...regaining identities, histories and rights for adopted people...  

Refused your birth certificate by the Adoption Authority?  Click here to learn how to locate it for yourself.



Adoption Rights Alliance concerned about identity rights in Children and Family Relationships Bill 

Click here to read the press release

Click here to download the briefing note

Assisted Human Reproduction
People conceived by anonymous egg and sperm donation and those adopted as embryos face the same identity issues as adopted people.
Adoption Rights Alliance asserts that by not sufficiently legislating for the rights of those conceived by Assisted Human Reproduction, the Irish State is allowing history to repeat itself.  This is another area where the risk of unwitting incest is unacceptable, particularly as Ireland is such a small country. 

The Report of the Commission on Assisted Human Reproduction discusses some of the issues affecting adopted people denied information on their origins, including references to "identity bewilderment".  The Department of Health and Children, who ignored all Information and Tracing issues in the Adoption Bill 2010, are also the sponsoring body behind this Commission, which seemed well aware of the issues on adoption.  Inexplicably, various church groups who argued against AHR to the Commission, actually argued that the loss of identity made AHR repugnant to their members, whilst simultaneously arguing that such loss was acceptable even preferable in the case of adoptions.  

An Irish Examiner article about egg donations demonstrates the urgent need for greater regulation in the area of assisted human reproduction.  This article makes it clear that there appears to be no obligation for parents to tell their children about their origins.  – “For couples who intend to tell their child how they were conceived, O’Mahony advises to give information ‘in bite-sized pieces over time.’”  

Disturbingly there is no requirement for the egg donation service to ensure that they maintain adequate records for the children (and future adults) who have been conceived through this system.  It also appears that there is no provision for the preservation of records, particularly in the context of the egg donation company closing down in the future.  As if to seal the fate of those conceived via donor conception, “Sims”, the company in question includes a section “For Recipients”, another “For Donors”, yet no section “For those conceived”.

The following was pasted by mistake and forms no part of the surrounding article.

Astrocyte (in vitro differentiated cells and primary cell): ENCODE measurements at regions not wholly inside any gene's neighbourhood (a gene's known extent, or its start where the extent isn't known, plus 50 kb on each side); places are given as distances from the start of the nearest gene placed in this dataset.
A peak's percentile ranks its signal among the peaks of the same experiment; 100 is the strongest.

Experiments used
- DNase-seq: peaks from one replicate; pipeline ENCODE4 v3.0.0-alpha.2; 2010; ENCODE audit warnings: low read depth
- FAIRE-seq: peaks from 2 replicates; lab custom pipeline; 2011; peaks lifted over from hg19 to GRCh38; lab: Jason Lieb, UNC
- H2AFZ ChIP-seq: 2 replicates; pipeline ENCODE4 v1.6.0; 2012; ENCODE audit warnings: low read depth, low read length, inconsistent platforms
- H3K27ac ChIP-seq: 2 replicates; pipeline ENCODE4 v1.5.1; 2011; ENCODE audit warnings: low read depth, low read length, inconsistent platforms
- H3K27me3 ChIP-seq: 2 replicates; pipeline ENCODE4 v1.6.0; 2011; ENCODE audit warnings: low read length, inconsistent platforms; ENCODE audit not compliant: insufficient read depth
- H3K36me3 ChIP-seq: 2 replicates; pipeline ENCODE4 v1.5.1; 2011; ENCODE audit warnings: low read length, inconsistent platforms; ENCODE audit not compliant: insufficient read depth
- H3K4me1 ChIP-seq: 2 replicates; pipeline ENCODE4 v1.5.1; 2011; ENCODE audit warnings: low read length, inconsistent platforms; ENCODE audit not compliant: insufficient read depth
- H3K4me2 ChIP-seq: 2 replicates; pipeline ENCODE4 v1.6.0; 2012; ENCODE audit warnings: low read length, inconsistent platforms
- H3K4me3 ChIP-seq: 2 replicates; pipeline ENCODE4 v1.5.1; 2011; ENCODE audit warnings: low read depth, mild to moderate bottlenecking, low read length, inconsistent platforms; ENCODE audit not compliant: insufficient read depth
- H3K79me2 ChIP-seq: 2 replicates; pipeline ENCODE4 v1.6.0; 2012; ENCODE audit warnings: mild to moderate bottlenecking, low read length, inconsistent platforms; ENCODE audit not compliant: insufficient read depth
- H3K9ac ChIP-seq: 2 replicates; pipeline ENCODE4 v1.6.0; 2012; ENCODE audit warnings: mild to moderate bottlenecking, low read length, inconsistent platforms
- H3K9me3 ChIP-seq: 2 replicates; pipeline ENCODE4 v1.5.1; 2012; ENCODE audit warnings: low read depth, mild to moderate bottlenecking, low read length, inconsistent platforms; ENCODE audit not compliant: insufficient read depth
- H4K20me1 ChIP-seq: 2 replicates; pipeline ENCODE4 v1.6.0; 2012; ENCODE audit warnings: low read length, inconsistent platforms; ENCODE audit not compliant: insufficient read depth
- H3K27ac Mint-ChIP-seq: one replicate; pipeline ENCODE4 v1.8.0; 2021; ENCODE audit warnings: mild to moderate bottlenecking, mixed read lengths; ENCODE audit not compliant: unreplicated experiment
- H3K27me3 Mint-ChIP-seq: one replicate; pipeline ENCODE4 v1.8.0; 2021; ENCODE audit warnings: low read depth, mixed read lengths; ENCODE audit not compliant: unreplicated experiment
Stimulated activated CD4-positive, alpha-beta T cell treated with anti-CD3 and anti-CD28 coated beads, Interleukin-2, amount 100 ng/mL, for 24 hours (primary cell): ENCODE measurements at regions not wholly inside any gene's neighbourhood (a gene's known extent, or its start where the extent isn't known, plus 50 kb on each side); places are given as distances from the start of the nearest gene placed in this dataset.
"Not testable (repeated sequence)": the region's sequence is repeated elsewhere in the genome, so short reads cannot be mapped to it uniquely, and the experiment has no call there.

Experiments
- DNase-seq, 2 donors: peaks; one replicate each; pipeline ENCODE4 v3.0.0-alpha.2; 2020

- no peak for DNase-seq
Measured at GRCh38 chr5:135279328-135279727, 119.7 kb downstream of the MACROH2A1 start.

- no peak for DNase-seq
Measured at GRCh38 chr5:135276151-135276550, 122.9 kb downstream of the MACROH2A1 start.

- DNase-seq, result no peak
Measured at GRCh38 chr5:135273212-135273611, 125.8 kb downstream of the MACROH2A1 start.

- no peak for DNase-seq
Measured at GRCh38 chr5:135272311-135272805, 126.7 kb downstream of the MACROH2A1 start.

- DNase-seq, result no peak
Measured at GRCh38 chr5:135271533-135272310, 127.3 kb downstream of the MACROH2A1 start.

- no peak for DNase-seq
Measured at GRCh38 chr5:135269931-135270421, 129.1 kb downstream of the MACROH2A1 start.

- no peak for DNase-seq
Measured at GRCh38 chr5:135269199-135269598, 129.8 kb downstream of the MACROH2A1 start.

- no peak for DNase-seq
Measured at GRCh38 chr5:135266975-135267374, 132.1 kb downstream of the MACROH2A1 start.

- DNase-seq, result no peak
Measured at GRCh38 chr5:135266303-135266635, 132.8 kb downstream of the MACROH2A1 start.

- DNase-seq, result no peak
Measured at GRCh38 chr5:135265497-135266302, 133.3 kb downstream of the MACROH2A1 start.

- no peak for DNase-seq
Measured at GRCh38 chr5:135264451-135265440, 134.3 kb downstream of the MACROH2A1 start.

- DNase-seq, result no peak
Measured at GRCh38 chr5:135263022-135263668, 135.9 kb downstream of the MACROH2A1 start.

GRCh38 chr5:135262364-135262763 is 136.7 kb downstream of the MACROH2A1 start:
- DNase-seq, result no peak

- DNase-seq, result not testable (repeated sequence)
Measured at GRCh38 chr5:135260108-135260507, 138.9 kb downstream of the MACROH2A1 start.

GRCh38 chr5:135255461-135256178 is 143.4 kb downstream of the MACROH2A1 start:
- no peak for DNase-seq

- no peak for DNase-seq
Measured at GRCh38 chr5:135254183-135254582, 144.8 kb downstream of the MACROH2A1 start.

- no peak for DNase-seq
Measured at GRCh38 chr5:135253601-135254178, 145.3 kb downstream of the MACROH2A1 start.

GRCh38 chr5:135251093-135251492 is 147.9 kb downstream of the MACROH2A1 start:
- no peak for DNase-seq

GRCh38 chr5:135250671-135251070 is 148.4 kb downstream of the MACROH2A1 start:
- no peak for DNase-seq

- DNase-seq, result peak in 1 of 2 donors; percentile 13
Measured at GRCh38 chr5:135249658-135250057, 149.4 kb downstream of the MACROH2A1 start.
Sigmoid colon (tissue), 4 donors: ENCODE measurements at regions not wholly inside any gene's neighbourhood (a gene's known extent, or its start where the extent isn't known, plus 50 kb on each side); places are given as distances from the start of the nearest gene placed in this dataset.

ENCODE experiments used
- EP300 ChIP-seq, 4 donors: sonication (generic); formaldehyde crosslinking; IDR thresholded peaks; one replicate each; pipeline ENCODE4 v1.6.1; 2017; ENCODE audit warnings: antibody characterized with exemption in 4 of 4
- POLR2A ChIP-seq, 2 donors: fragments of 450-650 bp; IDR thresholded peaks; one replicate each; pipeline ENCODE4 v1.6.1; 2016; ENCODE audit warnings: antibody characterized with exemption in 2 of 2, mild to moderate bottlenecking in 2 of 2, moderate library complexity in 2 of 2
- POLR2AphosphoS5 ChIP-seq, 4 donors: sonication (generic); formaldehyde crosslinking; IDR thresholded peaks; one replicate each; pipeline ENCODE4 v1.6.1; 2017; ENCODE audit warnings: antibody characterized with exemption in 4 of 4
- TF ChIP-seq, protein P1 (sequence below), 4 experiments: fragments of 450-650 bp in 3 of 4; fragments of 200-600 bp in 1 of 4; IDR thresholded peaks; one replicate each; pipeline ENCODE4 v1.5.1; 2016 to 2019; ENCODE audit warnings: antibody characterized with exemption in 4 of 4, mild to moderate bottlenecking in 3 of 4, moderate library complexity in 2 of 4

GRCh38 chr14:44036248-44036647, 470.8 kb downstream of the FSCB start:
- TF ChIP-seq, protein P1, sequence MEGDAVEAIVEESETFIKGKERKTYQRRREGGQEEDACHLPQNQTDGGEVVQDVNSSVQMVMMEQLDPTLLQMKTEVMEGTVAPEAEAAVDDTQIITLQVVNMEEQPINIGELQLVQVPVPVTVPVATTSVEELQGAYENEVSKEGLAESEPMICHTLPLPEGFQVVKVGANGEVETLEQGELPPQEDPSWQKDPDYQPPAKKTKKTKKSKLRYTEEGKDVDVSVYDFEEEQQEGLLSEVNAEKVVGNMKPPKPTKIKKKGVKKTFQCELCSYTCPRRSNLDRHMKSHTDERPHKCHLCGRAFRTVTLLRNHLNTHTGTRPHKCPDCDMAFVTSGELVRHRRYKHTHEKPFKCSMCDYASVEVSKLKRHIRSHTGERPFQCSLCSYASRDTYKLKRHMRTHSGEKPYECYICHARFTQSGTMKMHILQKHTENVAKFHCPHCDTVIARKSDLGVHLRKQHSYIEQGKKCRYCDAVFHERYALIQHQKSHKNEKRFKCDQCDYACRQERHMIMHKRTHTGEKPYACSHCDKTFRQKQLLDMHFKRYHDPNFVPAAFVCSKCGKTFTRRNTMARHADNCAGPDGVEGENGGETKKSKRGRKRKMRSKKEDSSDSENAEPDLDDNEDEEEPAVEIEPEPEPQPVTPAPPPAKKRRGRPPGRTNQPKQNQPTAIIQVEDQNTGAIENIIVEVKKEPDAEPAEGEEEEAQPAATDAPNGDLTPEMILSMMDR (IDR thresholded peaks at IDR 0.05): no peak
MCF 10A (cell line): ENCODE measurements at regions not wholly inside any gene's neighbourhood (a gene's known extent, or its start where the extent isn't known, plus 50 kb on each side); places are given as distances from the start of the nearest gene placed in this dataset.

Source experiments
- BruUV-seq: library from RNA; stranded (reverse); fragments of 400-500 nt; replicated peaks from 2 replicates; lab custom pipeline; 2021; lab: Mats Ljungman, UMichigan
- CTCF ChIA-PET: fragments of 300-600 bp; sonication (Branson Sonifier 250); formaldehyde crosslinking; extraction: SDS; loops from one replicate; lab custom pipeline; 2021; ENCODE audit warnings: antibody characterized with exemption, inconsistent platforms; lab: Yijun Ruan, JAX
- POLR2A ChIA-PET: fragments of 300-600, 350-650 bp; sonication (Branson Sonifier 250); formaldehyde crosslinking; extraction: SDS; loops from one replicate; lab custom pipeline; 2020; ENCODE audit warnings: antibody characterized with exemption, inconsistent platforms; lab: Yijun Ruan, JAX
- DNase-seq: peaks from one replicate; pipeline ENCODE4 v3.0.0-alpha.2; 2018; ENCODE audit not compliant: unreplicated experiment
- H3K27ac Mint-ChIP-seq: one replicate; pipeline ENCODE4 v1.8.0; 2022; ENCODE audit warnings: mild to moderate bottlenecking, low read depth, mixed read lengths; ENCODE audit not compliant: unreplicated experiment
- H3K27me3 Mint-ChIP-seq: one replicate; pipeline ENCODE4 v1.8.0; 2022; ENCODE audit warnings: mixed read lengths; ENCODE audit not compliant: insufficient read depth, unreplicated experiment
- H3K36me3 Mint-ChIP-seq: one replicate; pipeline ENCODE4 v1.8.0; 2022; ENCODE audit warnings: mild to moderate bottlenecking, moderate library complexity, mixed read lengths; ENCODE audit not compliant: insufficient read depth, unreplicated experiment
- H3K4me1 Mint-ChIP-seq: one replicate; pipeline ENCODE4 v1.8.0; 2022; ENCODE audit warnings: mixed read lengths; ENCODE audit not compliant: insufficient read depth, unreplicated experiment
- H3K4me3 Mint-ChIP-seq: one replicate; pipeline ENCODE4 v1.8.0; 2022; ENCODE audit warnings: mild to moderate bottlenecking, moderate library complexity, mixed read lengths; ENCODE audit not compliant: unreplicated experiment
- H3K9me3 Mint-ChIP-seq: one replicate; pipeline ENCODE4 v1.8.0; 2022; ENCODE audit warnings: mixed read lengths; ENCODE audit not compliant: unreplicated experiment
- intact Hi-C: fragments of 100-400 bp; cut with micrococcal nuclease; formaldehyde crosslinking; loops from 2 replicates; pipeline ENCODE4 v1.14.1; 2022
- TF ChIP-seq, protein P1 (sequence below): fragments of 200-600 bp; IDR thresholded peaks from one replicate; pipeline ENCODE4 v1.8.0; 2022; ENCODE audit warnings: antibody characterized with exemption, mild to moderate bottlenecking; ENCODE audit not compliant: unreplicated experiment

According to the Sims website “..[t]he process of egg donation at Sims Clinic is anonymous (unless otherwise arranged by mutual consent of both the donor and recipient) and should you choose to find out more about it or proceed with helping a childless couple achieve their dream to become parents your details will not be revealed to the recipient couple.”   

Ireland is trailing behind the UK in this regard, where anonymous donations were banned in 2005.  Rather than decreasing the level of donors, the amount of donations actually increased after the anonymity ban.

Whether or not egg, sperm or embryo donation is anonymous should not be a matter for company policy, rather this issue should be decided and enforced by the State.  History is currently repeating itself and ignorance will be no excuse when donor conceived adults come looking for answers in the coming decades.

“In all of us there is a hunger, marrow-deep, to know our heritage, to know who we are and where we have come from. Without this enriching knowledge, there is a hollow yearning . . . and the most disquieting loneliness." 

Alex Haley, Author of Roots 





Site Meter


FAQ's | links/contacts | public disclosure | about us | media queries | contact us